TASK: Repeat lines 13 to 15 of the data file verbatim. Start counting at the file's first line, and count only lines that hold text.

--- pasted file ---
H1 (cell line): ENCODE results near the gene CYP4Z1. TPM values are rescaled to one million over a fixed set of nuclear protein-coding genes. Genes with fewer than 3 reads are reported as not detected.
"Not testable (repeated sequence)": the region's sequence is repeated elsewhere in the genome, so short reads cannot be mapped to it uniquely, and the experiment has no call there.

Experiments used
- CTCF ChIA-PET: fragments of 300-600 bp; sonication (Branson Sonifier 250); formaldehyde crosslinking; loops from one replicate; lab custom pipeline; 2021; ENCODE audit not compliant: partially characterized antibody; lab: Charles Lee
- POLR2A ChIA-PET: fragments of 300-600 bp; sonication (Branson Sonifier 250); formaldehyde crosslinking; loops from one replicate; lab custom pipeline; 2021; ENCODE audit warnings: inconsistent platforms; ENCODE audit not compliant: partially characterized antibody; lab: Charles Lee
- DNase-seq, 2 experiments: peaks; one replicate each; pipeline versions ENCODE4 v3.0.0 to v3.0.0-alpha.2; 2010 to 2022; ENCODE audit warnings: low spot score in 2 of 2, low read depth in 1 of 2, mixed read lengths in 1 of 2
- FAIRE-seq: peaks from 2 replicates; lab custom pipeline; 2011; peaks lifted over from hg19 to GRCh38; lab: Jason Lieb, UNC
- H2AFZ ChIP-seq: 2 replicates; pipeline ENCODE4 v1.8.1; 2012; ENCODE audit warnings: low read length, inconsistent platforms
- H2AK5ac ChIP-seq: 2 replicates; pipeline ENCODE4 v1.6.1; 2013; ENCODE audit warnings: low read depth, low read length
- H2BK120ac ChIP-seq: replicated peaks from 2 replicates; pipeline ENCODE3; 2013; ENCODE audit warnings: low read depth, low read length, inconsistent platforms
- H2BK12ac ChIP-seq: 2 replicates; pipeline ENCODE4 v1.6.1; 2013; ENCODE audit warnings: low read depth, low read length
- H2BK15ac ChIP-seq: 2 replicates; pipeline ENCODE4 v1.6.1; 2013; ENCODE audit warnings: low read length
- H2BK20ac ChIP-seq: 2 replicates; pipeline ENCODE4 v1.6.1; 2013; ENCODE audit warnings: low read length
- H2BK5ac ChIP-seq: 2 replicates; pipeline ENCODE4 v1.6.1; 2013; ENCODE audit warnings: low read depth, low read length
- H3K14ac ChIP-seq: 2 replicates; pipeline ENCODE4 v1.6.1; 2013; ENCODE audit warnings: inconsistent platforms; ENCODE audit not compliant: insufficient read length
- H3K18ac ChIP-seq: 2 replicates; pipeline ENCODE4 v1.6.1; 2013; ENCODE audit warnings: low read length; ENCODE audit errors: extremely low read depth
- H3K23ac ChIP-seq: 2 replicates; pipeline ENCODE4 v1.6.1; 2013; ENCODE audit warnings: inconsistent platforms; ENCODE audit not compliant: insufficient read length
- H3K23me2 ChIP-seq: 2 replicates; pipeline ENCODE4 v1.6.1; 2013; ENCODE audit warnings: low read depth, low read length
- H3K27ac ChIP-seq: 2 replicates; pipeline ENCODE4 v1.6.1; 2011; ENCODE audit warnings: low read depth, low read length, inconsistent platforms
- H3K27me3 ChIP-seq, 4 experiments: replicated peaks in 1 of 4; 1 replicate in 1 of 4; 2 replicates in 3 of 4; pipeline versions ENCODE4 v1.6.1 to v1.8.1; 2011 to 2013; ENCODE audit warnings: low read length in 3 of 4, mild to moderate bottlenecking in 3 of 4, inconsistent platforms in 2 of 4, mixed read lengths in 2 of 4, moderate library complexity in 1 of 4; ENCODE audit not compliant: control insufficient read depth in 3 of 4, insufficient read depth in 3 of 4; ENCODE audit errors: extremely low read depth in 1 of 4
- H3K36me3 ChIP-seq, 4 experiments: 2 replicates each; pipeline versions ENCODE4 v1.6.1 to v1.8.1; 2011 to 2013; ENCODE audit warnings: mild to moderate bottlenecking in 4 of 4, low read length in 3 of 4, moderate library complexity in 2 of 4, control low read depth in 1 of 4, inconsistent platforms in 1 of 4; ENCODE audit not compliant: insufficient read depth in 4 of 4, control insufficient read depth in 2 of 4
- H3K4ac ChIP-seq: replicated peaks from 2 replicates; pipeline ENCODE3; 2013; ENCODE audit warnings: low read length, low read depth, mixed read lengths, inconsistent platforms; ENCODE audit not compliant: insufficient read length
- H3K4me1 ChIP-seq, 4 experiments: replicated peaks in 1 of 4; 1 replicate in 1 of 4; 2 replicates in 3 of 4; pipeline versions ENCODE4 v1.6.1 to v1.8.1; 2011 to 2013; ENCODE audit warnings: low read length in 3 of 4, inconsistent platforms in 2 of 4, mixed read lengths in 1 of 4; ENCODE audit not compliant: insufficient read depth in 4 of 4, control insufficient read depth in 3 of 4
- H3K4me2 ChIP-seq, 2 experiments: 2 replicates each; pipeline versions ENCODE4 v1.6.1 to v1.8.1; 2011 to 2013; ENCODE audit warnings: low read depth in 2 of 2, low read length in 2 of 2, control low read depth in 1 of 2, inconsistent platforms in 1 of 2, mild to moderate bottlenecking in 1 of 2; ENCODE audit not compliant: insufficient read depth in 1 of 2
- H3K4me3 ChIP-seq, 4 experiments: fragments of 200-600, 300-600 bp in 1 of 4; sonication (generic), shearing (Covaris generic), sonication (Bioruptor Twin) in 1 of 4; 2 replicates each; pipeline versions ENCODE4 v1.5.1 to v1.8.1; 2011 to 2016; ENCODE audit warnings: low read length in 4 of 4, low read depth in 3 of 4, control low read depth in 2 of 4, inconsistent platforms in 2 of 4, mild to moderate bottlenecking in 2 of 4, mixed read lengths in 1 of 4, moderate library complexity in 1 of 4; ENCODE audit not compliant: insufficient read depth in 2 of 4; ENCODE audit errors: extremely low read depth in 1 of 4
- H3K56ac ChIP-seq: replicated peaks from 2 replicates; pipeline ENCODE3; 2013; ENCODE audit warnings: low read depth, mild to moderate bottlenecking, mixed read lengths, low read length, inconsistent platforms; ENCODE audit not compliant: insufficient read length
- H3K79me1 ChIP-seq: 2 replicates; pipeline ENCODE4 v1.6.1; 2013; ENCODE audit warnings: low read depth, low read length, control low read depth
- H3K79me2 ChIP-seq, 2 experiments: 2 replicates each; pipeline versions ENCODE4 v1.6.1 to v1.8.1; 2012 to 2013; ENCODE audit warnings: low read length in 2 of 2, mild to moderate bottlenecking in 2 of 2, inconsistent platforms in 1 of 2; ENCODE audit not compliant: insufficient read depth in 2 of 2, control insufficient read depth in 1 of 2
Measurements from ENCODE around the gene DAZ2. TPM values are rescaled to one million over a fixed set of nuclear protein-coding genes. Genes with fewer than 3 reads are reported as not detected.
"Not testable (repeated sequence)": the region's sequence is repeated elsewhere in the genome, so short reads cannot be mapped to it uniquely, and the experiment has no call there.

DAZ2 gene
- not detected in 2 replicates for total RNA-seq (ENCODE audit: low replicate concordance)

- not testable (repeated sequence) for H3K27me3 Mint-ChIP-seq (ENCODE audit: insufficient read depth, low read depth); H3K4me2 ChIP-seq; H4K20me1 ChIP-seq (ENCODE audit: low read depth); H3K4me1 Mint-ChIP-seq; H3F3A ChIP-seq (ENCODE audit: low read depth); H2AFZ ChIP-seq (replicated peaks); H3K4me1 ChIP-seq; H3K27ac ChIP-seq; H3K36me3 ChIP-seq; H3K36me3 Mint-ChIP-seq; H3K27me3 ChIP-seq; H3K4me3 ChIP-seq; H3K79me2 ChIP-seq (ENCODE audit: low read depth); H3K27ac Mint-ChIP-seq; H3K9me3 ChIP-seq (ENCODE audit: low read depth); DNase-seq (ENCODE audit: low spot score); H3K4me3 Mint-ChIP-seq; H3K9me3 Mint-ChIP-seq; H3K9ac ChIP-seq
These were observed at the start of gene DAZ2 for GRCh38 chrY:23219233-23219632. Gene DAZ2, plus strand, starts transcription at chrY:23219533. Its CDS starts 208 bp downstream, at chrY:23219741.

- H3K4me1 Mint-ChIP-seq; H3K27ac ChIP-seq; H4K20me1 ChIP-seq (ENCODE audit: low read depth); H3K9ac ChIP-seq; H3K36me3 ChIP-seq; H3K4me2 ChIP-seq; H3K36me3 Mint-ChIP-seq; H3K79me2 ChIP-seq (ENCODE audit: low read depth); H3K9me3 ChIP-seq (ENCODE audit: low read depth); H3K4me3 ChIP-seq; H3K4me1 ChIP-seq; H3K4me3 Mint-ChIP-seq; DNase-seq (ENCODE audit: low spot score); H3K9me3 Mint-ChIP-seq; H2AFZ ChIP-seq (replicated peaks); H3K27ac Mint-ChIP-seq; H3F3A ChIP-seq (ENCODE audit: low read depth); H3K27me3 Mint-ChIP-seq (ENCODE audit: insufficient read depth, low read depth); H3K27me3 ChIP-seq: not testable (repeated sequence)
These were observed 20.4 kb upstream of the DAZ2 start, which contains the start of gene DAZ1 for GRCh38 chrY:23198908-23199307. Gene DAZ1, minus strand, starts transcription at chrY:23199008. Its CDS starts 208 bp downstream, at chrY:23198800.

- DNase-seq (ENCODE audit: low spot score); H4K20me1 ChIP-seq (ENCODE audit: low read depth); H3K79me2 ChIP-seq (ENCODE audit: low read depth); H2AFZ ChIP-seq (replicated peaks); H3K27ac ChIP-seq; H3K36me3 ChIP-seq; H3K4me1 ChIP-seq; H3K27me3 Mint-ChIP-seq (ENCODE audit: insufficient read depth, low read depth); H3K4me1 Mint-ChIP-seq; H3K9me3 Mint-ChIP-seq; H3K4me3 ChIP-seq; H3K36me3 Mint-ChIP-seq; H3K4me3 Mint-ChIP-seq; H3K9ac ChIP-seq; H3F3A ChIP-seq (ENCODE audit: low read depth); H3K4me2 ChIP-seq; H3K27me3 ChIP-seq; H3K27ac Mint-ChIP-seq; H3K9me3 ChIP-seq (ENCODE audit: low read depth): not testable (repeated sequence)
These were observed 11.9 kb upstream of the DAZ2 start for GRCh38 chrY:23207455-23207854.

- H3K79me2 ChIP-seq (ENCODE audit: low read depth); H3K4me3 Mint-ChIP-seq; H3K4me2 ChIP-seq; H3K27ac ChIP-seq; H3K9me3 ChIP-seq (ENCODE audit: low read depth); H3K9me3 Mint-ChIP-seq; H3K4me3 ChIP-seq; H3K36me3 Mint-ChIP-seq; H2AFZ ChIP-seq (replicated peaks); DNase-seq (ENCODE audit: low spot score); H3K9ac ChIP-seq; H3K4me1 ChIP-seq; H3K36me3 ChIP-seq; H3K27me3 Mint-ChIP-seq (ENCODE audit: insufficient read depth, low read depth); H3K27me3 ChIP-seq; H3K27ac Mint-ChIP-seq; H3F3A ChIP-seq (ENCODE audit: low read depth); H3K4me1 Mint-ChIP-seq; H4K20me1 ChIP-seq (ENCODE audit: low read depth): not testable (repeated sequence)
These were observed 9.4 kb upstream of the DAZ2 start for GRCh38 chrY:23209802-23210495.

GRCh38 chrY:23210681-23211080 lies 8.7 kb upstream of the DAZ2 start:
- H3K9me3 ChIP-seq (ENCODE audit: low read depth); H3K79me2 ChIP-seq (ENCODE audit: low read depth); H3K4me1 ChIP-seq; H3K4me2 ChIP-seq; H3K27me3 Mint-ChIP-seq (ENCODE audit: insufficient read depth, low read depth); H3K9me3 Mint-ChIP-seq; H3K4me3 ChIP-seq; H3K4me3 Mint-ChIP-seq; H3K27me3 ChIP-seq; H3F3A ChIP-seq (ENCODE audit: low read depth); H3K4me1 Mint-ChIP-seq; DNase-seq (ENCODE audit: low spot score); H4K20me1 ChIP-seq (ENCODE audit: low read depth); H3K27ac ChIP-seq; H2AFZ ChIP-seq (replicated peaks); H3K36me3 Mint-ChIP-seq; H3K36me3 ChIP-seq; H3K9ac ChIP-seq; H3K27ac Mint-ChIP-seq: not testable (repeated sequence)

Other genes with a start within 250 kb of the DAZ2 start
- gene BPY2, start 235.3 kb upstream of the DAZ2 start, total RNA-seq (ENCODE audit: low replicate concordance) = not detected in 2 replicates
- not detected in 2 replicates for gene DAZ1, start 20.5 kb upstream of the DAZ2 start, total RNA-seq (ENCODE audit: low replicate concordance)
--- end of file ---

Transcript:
- H2BK20ac ChIP-seq: 2 replicates; pipeline ENCODE4 v1.6.1; 2013; ENCODE audit warnings: low read length
- H2BK5ac ChIP-seq: 2 replicates; pipeline ENCODE4 v1.6.1; 2013; ENCODE audit warnings: low read depth, low read length
- H3K14ac ChIP-seq: 2 replicates; pipeline ENCODE4 v1.6.1; 2013; ENCODE audit warnings: inconsistent platforms; ENCODE audit not compliant: insufficient read length